I love surrealist paintings but I find surrealist sculptor makes me feel kind of tense and that’s what I feel when I look at Giacometti’s portraits of Sartre and Diego below where he has built up the 3D

form of the face with expressive, straight heavy lines, making sure he defines the shape of the eye sockets.

Alberto Giacometti, Jean-Paul Sartre, 1946
Alberto Giacometti, Jean-Paul Sartre, 1946
Alberto Giacometti, Portrait de Diego,1958
Alberto Giacometti, Portrait de Diego,1958

On the other hand I really like the ballpoint drawing below where he has used a continuous wire like line to build up the 3D form.

Alberto Giacometti, ballpoint on paper. Giacometti House, Paris
Alberto Giacometti, ballpoint on paper. Giacometti House, Paris

David Hockney

After browsing the works of Alberto Giacometto with their intense, awkward lines, researching the line drawings of David Hockney is a breath of fresh air. To me Hockney draws with what I would describe as relaxed baggy lines and creates a sense of three dimension by using space and perspective, leaving more space between the lines that form the shapes of the body parts that appear to be in the foreground, and in some cases, exaggerating shapes such as line drawing 2 and 5 below.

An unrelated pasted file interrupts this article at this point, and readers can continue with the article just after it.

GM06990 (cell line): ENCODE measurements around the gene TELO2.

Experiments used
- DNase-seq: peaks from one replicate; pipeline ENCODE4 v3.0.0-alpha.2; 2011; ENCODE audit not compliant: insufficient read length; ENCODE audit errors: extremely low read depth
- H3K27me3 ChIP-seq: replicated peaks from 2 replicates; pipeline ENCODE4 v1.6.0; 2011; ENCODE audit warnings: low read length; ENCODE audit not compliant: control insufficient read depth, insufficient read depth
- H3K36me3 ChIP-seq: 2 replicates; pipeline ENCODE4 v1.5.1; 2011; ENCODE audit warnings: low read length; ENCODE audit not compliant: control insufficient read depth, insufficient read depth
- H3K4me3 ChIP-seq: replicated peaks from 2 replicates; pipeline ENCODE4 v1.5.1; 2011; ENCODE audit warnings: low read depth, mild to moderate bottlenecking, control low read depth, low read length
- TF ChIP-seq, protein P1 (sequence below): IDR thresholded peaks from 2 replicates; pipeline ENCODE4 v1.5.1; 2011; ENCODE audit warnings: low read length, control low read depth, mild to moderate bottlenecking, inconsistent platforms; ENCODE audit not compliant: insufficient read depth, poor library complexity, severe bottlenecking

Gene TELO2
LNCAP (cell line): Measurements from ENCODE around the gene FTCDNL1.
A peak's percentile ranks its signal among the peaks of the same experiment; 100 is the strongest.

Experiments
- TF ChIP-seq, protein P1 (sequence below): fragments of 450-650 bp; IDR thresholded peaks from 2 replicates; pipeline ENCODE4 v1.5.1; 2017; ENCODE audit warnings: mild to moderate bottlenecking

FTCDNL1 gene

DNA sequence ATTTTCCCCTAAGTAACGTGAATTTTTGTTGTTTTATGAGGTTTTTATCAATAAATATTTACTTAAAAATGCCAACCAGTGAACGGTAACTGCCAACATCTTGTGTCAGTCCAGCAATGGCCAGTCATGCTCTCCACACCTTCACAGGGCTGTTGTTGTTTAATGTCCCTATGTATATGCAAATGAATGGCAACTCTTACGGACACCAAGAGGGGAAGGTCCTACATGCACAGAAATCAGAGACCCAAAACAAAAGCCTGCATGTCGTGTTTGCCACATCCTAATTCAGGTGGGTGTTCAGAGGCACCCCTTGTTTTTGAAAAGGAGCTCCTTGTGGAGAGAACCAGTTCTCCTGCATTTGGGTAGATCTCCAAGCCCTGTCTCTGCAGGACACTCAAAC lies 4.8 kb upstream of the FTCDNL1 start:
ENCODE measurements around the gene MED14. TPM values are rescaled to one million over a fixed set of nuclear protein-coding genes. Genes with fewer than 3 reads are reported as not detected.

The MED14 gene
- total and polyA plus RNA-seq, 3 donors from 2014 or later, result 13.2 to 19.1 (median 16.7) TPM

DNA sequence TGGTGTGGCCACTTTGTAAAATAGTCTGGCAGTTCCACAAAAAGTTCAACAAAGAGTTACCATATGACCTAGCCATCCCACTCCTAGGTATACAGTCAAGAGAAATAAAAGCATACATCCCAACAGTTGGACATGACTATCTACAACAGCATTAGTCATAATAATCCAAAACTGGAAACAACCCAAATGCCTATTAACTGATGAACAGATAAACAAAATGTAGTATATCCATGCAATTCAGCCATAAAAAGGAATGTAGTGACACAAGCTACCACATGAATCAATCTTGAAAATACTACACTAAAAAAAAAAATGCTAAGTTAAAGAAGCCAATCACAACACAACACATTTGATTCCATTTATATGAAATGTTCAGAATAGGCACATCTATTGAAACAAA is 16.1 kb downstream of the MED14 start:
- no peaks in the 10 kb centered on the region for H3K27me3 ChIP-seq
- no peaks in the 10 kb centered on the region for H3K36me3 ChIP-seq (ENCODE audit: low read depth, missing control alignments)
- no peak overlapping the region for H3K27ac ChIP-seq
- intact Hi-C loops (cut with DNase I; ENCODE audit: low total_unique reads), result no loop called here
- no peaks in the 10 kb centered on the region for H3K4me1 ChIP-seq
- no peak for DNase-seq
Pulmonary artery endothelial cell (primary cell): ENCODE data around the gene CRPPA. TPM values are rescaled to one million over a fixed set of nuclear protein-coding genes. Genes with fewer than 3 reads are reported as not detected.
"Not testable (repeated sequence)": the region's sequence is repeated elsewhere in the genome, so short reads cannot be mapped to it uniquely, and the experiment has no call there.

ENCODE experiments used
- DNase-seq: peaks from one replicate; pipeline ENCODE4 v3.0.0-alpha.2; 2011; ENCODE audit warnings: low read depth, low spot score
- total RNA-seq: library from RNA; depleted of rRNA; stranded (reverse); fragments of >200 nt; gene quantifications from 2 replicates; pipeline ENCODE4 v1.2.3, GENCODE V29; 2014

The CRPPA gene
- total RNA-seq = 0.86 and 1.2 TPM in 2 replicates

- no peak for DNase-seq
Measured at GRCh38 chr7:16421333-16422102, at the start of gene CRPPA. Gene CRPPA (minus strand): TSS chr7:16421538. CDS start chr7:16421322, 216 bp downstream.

Line Drawing David Hockney 1
Line Drawing David Hockney 1
Line Drawing David Hockney 2
Line Drawing David Hockney 2
Line Drawing David Hockney 3
Line Drawing David Hockney 3
Line Drawing David Hockney 4
Line Drawing David Hockney 4
Line Drawing David Hockney 5
Line Drawing David Hockney 5

 Egon Schiele